Arrindell should be joined in that meeting by Members of Parliament (MPs) Romain Laville of the United People's (UP) party, Roy Marlin of the Democratic Party (DP), William Marlin of the National Alliance (NA), and Patrick Illidge (independent).

Donner will meet with Governor Eugene Holiday on Monday. They also are slated to discuss immigration matters.

The budget-focused meetings are scheduled separately on Monday afternoon with Prime Minister Sarah Wescot-Williams and the Council of Ministers. The implementation of the plans of approach for Finance and Justice also will be on the agenda.

Donner heads back to the Netherlands on Monday evening.

Governance Council finds government unresponsive

PHILIPSBURG--The Corporate Governance Council (CGC) reported on its first year of activities on Friday by outlining the positives, negatives and what it hopes will change moving forward.

CGC Chairman Louis Duzanson lamented the fact that the council is requested to render advice on a regular basis, but can't count on government to extend common courtesy to the CGC regarding its operations.

He said the CGC continued to receive "practically no response from government to our communication." He said that while the CGC understood that much was going on in government, and this had been the case since the CGC was installed in February 2010, "we find it difficult to accept, because the modus operandi of government is not guaranteeing us that there is proper dialogue."

Duzanson said the CGC still had no office space out of which to operate out, no support organisation and no approved budget. The budgets for 2010 and 2011 have been submitted with no word from government, resulting in no member of the CGC ever being paid. He said the CGC had taken note of media reports that it would receive a start-up advance, but had yet to receive any confirmation of this or instruction about what needed to be done.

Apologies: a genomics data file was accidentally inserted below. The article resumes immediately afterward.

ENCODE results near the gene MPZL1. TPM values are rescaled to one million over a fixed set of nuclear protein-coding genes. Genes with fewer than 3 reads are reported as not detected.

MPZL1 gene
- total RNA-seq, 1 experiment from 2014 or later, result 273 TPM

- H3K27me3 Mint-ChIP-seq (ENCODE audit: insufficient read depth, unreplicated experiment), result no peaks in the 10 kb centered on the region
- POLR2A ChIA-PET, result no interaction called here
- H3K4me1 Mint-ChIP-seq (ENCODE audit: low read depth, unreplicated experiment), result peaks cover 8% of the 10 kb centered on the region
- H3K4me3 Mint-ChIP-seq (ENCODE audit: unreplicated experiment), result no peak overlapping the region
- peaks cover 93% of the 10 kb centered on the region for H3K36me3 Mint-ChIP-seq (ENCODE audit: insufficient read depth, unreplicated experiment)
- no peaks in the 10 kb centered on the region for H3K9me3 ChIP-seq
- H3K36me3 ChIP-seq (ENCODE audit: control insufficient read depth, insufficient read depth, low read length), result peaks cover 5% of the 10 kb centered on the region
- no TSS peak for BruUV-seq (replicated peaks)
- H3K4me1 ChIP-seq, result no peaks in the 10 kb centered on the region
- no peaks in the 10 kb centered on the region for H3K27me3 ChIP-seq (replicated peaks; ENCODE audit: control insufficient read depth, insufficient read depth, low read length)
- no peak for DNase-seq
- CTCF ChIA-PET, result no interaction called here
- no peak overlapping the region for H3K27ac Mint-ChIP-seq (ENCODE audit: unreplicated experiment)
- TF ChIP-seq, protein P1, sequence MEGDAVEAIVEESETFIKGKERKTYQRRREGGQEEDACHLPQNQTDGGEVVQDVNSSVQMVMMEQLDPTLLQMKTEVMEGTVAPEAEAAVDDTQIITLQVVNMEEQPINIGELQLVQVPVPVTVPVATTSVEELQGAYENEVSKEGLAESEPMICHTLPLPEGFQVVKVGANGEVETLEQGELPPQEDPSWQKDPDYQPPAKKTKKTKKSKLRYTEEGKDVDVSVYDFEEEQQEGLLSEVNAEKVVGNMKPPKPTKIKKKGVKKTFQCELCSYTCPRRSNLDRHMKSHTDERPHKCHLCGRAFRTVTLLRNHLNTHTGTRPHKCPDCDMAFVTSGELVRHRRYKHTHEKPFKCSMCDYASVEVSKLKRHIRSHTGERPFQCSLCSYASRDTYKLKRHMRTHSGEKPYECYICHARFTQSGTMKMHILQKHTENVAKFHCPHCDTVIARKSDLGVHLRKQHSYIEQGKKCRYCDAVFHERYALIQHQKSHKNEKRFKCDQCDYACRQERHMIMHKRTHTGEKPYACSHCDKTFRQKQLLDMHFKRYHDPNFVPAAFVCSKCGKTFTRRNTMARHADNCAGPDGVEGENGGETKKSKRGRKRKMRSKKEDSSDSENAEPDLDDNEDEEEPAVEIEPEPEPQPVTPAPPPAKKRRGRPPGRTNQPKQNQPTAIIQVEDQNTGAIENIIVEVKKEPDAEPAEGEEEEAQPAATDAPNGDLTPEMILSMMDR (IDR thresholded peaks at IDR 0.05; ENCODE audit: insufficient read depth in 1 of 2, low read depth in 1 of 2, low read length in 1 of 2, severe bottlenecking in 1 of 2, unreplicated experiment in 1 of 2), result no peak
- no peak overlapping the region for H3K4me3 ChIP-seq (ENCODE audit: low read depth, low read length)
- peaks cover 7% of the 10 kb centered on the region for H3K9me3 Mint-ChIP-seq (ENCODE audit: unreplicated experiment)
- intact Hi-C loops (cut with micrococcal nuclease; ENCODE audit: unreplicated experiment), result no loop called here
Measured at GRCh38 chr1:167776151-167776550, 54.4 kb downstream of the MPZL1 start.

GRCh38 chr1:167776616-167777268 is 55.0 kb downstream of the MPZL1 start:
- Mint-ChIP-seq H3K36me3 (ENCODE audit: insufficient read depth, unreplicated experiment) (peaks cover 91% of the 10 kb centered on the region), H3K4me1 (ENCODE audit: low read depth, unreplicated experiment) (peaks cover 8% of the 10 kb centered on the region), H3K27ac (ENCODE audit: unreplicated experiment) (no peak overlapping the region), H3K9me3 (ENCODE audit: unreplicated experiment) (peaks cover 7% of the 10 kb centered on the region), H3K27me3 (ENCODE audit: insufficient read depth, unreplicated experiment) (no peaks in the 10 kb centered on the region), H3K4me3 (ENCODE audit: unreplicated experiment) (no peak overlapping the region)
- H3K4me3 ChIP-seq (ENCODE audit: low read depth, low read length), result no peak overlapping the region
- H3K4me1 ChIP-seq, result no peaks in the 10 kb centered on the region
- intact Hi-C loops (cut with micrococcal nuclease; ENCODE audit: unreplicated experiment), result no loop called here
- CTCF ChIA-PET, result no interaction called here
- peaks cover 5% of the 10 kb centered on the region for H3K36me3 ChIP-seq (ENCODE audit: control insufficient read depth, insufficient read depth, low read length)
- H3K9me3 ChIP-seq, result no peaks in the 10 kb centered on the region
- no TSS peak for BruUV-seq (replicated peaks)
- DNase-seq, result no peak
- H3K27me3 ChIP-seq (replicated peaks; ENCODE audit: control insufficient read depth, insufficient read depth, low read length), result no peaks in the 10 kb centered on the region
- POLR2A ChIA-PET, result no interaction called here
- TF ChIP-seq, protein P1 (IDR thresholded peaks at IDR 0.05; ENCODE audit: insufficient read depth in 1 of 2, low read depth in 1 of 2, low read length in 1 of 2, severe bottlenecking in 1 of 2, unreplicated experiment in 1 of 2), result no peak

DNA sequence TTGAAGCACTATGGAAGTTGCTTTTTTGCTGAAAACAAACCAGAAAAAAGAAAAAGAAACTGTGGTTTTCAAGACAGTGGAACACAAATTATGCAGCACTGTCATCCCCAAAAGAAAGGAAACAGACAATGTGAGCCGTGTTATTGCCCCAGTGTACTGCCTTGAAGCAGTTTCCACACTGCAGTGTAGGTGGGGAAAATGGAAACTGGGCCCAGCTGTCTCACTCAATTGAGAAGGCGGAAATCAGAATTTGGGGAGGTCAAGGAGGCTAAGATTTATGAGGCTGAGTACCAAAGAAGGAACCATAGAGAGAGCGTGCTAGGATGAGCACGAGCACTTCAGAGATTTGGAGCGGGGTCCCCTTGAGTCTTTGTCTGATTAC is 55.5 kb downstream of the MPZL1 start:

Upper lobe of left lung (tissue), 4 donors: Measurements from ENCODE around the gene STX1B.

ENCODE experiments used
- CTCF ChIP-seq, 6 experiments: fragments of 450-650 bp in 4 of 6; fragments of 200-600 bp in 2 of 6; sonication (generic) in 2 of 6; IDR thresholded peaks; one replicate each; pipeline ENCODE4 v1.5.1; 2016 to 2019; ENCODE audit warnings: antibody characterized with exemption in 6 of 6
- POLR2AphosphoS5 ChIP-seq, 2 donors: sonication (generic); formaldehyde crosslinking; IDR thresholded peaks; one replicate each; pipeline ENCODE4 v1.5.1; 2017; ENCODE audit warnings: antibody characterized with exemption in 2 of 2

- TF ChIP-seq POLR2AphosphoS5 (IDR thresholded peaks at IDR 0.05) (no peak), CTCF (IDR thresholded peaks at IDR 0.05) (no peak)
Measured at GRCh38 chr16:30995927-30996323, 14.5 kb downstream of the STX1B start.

He said this was a good example of no dialogue with government. "Things that concern us are not communicated to us. We only learn of and about us from media reports," Duzanson said. "So far we've worked on goodwill and for the love of St. Maarten." He added that the CGC now had to determine how far into the future that goodwill would extend.

He also said the CGC had not received a response to the letter it had sent to the Council of Ministers and Parliament requesting certain information that would allow it to continue functioning. A plan of action also has been submitted and, although there is now cause to update the plan, no communication has been received from government on the initial plan of action.

On the positive side, Duzanson said members of the CGC had grown to know each other during the past year, to communicate well with each other, work well together and trust each other. The CGC also has adopted a code of conduct on how its members will conduct their tasks.

"We have shared this code of conduct with government and suggested it would be good practice for government-owned companies to go through the same process. We have not heard from government on this," he said.

Continuing on positive aspects, he said the CGC had been able to educate others about matters of corporate governance, had studied the legislative framework for corporate governance in government-owned companies of St. Maarten, and had studied the corporate governance code and more. The CGC also organised a seminar on corporate governance in November 2010.